One thing we at A Moment of Science love is having the opportunity to explain the science behind things you see every day in the world around you. For example, if you happen to be driving or standing near a window, take a look up at the sky. See any clouds? If so, ask yourself this: how do clouds stay up in the air?
It's a good question, and here's why. Clouds are made of water droplets and ice crystals. Together, these droplets and crystals weigh many tons. So if the typical cloud actually weighs as much as an elephant, why doesn't it plummet to the ground?
Unlike an elephant, a cloud's weight is spread out over a very large area. Plus, the cloud's droplets and crystals are very small--about one micron, or one-hundred-thousandth of an inch across. A cloud's individual particles are so small, in fact, that warm air rising from the earth's surface is able to keep them floating in the air. It's similar to how dust motes swirl in a shaft of sunlight. Although the bits of dust are affected by gravity, even the gentlest air currents are enough to keep them dancing around in the air.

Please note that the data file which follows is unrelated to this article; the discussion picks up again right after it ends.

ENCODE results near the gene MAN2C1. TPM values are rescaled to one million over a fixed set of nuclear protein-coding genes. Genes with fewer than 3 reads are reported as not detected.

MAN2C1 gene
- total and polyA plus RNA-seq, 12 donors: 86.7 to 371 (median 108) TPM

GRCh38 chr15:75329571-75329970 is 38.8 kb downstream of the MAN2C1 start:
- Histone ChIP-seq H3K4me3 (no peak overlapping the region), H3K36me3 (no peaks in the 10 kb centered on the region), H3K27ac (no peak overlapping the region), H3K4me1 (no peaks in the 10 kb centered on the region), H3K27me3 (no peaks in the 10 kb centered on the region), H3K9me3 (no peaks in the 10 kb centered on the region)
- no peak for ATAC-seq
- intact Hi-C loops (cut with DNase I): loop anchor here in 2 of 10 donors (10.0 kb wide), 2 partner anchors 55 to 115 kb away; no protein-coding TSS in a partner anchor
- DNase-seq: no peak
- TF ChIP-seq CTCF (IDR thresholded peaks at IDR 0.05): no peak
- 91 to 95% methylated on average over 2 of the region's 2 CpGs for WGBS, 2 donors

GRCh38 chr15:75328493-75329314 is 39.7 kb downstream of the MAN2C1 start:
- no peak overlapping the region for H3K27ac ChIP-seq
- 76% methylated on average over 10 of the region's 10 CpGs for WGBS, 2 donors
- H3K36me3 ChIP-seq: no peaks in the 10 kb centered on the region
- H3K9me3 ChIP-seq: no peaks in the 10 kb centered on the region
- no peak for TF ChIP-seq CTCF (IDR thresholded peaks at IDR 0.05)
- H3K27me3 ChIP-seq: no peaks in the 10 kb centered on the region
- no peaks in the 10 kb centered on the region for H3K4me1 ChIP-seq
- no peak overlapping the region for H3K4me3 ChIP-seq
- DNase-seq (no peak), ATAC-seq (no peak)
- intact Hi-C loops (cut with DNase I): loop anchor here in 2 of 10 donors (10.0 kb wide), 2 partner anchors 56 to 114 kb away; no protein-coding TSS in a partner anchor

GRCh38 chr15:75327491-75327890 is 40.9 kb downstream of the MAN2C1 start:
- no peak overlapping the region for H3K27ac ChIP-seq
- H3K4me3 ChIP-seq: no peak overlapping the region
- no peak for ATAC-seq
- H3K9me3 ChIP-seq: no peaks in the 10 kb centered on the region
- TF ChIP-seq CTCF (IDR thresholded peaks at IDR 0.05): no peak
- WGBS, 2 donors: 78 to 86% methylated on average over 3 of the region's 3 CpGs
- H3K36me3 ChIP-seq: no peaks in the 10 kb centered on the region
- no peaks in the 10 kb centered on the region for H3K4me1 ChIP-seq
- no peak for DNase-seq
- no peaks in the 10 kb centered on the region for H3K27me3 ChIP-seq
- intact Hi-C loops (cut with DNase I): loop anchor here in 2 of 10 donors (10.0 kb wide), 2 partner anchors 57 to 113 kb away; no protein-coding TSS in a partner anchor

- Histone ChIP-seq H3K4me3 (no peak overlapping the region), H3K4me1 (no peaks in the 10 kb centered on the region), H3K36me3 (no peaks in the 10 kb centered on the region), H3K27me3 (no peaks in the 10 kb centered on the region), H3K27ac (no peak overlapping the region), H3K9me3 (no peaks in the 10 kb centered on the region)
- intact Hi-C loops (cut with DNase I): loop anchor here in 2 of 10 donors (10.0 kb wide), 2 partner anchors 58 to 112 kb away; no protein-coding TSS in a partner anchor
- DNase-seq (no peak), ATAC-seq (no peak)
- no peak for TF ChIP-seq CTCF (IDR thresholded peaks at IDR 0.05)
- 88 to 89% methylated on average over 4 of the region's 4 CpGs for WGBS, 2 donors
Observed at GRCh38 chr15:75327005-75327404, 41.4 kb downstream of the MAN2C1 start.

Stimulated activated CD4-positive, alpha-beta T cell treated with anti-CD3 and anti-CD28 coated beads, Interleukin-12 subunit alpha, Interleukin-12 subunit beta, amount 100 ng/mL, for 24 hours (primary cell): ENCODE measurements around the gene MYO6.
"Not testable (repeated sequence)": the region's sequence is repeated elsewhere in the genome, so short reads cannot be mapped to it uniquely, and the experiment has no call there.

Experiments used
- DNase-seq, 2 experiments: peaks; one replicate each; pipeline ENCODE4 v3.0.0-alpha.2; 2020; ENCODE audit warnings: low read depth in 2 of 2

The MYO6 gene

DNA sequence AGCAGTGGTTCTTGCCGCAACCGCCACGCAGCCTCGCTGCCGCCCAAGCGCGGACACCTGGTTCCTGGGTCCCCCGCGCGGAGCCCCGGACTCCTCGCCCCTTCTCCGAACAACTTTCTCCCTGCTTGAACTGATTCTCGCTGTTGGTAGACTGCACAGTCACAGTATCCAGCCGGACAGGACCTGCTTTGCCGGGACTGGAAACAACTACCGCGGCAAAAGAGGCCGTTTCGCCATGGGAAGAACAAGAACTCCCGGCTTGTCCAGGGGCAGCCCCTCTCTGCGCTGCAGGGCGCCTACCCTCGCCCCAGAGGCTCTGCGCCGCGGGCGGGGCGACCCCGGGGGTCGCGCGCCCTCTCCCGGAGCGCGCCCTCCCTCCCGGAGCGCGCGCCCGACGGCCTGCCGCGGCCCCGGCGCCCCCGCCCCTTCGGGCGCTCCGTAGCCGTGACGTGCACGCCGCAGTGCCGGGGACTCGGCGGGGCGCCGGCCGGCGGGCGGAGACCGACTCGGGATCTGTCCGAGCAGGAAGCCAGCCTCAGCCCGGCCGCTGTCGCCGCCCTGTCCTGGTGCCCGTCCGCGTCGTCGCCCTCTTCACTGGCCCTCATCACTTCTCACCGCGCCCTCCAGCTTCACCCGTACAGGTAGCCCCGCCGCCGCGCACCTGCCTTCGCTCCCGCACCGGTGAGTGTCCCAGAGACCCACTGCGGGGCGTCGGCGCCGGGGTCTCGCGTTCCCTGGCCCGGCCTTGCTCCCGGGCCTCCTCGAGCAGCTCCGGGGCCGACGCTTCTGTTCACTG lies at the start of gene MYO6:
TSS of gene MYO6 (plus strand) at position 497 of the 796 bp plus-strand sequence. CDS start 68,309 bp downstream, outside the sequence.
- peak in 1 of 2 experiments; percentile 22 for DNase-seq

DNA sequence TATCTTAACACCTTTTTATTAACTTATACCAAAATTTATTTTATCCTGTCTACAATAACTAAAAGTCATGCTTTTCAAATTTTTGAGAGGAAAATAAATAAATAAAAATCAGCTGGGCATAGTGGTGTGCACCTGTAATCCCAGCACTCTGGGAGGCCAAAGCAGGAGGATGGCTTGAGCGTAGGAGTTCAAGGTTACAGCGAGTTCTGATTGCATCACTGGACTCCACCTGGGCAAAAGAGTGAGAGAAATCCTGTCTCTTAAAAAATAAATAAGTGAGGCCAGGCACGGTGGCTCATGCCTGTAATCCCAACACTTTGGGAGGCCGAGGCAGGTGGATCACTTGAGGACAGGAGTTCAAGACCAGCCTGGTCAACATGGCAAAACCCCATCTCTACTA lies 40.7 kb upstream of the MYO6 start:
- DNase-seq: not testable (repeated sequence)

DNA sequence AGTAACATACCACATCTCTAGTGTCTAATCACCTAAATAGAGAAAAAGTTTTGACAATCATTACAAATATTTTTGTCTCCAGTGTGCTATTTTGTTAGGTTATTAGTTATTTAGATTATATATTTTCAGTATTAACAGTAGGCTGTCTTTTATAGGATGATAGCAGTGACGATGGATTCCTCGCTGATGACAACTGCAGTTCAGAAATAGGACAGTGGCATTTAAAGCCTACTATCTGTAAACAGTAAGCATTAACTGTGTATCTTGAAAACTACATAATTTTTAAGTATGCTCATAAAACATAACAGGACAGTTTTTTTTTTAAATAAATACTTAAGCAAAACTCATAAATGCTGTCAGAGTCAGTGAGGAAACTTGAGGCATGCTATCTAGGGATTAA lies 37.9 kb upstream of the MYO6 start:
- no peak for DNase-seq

But clouds don't stay up in the air forever, of course. When the warm air keeping clouds afloat cools, its water vapor condenses and adds to the cloud's droplets. At a certain point the droplets become heavy enough to overwhelm the force of the rising air, and all that water falls to the ground.